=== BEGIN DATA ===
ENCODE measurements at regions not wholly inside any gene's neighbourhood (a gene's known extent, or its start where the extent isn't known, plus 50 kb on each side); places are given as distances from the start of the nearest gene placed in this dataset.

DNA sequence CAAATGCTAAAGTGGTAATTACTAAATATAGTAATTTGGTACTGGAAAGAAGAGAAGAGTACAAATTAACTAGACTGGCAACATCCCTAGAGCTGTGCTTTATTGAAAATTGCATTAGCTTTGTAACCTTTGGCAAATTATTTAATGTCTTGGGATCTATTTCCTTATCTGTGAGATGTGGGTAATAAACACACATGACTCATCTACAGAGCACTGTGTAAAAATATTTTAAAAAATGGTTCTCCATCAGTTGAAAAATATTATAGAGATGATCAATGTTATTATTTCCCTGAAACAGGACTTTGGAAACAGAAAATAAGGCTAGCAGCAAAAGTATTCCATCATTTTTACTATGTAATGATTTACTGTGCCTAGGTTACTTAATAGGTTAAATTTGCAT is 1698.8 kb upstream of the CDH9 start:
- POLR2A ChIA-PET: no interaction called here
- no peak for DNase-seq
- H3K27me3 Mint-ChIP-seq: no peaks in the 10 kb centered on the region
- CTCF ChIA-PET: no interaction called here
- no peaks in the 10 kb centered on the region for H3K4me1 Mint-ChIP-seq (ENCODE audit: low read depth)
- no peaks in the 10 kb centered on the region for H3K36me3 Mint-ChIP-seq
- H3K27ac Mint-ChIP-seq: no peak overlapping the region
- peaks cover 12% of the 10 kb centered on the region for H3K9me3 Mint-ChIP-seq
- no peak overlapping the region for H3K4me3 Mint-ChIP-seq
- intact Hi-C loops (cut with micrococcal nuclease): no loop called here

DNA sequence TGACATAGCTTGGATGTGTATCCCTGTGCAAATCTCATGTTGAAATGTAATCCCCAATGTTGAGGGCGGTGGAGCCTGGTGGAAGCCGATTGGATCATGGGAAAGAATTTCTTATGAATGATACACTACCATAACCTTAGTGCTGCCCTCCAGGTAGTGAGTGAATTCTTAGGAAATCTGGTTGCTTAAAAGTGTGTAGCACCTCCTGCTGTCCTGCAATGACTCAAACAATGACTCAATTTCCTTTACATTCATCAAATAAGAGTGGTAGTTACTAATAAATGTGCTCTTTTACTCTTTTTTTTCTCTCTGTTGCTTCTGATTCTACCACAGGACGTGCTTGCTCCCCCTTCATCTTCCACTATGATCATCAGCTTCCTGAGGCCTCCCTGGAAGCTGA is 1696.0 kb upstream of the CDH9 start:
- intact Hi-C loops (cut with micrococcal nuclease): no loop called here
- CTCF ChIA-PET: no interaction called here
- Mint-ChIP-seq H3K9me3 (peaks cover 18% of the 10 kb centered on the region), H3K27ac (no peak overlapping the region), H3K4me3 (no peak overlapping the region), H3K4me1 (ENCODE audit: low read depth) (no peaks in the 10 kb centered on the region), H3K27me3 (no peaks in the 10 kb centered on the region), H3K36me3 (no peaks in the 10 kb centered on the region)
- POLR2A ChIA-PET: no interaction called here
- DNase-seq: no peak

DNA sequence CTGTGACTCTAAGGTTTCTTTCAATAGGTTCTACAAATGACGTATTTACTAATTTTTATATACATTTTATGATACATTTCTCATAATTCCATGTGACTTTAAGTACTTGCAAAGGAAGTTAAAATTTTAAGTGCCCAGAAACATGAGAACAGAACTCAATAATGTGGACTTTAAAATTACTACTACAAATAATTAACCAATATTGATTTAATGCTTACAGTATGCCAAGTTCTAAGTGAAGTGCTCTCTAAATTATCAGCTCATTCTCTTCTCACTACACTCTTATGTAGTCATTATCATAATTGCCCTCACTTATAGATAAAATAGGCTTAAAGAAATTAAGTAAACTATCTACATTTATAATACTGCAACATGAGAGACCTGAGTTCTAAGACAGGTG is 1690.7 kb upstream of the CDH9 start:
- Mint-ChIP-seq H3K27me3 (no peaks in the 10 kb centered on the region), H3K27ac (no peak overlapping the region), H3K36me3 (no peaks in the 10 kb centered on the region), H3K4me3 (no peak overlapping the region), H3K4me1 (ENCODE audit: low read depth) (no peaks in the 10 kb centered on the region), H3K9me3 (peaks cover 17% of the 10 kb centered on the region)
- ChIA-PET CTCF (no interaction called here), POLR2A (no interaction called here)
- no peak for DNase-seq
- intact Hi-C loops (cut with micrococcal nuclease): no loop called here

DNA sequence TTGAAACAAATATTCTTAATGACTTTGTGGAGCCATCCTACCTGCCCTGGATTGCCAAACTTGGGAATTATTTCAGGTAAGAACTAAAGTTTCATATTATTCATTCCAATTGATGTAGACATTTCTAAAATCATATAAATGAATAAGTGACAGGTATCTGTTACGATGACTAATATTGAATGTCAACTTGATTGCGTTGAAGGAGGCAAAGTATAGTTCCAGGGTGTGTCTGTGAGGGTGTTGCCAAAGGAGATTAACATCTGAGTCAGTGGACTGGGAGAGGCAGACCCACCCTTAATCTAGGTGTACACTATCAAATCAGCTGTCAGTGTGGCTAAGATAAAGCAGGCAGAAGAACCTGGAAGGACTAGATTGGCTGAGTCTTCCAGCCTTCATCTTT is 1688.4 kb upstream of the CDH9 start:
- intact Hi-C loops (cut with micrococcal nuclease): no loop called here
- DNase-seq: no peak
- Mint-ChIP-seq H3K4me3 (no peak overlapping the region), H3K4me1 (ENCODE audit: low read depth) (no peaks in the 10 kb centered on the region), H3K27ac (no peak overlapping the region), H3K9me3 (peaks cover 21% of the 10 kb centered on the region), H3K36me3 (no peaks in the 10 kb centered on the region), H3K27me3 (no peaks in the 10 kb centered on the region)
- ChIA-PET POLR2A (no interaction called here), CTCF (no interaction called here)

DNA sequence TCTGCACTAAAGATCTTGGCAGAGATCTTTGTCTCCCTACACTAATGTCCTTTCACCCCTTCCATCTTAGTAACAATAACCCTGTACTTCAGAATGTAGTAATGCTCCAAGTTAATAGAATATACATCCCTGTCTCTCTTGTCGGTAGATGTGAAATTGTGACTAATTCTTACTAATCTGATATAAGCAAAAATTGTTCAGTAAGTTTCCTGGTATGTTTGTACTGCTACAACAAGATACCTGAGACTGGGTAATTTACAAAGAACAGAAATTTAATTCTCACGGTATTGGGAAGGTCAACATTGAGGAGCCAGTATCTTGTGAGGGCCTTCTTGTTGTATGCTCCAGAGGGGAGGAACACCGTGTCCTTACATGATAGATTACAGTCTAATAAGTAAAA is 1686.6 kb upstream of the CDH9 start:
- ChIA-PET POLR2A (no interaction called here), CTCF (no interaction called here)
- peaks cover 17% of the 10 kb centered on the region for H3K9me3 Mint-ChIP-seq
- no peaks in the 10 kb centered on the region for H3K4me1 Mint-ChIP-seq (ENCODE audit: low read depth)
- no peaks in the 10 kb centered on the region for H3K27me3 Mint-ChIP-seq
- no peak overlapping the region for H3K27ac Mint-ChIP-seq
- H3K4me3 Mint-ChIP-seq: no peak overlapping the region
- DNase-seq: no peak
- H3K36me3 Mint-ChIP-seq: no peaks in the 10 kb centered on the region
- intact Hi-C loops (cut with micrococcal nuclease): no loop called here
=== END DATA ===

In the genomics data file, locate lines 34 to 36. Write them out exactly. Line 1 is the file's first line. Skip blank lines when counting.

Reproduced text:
- no peak overlapping the region for H3K27ac Mint-ChIP-seq
- H3K4me3 Mint-ChIP-seq: no peak overlapping the region
- DNase-seq: no peak